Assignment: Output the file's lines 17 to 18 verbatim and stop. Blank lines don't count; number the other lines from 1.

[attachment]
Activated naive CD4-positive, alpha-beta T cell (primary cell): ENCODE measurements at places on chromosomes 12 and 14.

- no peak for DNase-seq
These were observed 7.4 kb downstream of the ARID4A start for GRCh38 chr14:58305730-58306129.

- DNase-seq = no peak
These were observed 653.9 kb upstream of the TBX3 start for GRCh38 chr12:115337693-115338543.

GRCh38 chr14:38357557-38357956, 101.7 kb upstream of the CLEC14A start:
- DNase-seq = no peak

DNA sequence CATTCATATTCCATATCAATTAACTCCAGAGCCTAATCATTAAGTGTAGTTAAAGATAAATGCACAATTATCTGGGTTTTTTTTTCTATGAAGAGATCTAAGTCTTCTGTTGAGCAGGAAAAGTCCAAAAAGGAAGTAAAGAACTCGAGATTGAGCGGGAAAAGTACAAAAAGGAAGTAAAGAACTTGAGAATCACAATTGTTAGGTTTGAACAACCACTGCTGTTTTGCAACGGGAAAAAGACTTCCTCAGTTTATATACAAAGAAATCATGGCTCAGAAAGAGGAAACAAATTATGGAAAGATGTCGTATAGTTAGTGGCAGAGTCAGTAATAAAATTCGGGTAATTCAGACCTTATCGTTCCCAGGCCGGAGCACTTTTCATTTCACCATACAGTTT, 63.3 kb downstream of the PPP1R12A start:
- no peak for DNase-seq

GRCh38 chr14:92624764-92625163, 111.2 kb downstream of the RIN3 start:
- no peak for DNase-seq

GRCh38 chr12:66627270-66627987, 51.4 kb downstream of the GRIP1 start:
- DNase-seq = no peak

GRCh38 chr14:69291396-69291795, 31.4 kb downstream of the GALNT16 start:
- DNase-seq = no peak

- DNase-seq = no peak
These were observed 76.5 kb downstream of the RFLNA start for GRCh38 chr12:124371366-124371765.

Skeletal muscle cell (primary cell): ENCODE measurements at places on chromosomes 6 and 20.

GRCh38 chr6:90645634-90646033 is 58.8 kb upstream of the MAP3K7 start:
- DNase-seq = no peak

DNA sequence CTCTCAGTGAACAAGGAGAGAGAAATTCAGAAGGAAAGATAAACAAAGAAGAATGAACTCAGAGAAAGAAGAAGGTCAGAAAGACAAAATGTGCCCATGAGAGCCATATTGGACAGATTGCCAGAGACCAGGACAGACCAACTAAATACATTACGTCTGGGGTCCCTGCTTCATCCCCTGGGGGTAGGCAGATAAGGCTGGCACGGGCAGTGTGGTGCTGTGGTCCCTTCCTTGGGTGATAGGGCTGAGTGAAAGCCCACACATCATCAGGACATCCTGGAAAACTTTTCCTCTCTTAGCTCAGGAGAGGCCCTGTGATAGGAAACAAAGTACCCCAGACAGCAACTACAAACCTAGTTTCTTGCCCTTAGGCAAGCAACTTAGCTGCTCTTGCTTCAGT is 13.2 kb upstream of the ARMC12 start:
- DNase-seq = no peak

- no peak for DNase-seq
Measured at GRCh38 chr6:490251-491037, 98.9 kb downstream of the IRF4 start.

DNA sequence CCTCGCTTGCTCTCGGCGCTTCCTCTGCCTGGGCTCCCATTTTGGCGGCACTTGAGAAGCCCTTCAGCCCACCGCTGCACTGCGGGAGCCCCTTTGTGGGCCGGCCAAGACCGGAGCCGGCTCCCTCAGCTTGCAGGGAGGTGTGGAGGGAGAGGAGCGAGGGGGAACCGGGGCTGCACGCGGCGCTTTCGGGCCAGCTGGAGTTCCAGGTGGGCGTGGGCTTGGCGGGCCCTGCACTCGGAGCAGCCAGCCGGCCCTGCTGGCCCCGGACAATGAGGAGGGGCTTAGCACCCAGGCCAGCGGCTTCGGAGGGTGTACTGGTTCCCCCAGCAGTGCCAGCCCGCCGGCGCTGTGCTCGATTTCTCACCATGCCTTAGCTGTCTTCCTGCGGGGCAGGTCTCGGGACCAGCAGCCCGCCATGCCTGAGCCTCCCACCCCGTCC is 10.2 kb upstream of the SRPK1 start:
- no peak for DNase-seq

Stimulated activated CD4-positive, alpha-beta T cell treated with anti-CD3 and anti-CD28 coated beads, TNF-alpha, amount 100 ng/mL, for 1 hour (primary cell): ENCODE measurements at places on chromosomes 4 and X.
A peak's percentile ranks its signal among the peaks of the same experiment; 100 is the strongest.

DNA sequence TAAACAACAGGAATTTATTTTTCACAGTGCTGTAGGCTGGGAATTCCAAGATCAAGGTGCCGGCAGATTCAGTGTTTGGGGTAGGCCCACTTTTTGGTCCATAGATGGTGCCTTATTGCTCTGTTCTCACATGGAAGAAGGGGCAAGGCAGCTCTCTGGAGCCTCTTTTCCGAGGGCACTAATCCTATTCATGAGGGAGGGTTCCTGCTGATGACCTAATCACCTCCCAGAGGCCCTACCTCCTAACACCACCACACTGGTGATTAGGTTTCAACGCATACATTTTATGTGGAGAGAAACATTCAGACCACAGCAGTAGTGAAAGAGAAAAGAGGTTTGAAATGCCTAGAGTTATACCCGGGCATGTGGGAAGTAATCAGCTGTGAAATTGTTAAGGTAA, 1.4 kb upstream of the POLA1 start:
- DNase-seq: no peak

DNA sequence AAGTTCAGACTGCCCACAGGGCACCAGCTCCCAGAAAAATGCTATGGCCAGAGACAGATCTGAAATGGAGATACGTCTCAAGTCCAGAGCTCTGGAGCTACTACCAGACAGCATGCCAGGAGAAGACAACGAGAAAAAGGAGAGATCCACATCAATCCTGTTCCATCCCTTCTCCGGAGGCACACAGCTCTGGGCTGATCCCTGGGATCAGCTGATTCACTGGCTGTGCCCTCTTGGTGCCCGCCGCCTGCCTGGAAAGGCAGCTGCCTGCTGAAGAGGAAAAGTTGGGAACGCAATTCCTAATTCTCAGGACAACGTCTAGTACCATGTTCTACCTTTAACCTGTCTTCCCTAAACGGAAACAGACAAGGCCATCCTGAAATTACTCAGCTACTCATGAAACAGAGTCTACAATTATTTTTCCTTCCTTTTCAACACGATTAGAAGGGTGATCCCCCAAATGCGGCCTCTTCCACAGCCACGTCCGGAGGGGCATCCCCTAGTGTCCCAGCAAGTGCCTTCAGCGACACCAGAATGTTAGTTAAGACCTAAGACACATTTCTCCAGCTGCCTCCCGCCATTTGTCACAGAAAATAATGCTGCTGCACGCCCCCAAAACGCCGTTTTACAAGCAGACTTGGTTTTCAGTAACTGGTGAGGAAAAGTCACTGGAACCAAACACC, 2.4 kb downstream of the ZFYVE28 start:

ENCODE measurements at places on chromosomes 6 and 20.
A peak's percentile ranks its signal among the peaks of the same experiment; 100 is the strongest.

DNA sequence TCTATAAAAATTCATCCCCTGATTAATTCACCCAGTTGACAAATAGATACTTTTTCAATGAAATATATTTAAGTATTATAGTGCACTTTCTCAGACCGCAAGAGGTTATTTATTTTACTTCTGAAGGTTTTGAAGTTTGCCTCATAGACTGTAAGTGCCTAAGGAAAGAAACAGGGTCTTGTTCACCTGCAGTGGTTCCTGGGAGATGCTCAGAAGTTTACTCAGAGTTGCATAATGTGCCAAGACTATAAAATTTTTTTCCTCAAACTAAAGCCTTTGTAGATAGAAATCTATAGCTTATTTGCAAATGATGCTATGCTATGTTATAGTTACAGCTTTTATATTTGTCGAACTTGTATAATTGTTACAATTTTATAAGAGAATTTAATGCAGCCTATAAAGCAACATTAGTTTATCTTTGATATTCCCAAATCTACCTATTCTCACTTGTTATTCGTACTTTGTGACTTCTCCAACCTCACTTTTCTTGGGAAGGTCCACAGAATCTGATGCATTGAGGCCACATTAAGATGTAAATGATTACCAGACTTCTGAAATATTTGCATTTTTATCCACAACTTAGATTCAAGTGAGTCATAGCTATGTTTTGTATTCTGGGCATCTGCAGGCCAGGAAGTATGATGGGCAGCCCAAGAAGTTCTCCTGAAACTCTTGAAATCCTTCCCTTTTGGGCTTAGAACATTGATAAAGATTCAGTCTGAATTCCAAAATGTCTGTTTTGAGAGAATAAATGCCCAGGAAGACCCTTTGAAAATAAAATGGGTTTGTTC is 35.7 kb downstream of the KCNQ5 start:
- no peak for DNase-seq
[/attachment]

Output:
These were observed 76.5 kb downstream of the RFLNA start for GRCh38 chr12:124371366-124371765.

Skeletal muscle cell (primary cell): ENCODE measurements at places on chromosomes 6 and 20.